After you have chose you style of comments, we hope that you use them often, remember, use only one style throughout your script or project. In this article we will be using c style comments for our examples because of its flexibility and after all, PHP is a very C based language. Each Class or function should be preceded by a comment block. That is, a block of information about the class or function. Here we show a typical comment block showing what the function does, the author, what args the function takes, and what it returns.


<?php
/**
*
* Function to increment a number
*
* @author Kevin Waterson <-kevin@phpro.org->
*
* @copyright Kevin Waterson 2006
*
* @version 0.1
*
* @access private
*
* @var INT The number to be incremented
*
* @return INT The incremented number
*/
private function inc_num($num){
    
/*** increment the number ***/
    
return $num++;
}
?>

From the code above we can instantly know much about this function. Everything from who wrote it to what sort of value it returns. Regardless of the language you are coding in, it is considered good style to have this sort of comments. You will also note within the function itself is another comment telling you what the line of code does.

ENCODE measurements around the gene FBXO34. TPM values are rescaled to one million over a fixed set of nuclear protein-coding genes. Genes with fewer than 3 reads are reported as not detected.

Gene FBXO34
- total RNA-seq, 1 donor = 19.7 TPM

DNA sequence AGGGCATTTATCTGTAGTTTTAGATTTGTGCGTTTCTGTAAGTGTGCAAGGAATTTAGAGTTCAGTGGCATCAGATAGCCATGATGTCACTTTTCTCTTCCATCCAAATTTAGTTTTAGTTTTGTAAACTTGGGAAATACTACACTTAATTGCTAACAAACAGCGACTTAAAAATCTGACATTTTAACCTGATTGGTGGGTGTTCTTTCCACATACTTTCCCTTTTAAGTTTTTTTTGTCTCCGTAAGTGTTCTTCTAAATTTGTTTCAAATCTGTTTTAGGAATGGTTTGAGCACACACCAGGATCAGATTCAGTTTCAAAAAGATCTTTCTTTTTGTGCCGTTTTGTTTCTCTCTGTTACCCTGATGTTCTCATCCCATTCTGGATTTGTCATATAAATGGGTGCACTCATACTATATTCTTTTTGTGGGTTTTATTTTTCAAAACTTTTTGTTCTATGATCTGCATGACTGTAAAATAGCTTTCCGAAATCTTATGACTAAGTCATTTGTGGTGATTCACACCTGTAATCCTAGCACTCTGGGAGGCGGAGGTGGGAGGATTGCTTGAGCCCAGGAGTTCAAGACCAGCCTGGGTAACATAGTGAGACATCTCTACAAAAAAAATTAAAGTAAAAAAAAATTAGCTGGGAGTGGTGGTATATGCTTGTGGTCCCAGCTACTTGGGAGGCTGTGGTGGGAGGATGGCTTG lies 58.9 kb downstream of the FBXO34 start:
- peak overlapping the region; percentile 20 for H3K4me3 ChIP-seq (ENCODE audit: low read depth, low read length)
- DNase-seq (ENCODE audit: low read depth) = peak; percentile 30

Short tags

Never use short tags, they should never have been included in the first place and if the PHP devel removed them in future versions the world would be a better place. Short PHP tags are tags like <? ?>. You should not use them because they are not portable and are easily confused with xml <?xml ?> tags. When using PHP the correct tags are <?php ?>. Dont be lazy.

Indent Style

This more than any other facet of programming has caused more and bloodier wars than any other. Indents styles have been inherited by most languages from four basic c programming indent styles. The four types are..

  • K&R style
  • Allman style
  • Whitesmiths style
  • GNU style

The K&R style is named after Kernighan & Ritchie of c programming fame. Thier examples used this style of code with eight spaces or a tab and looks like this.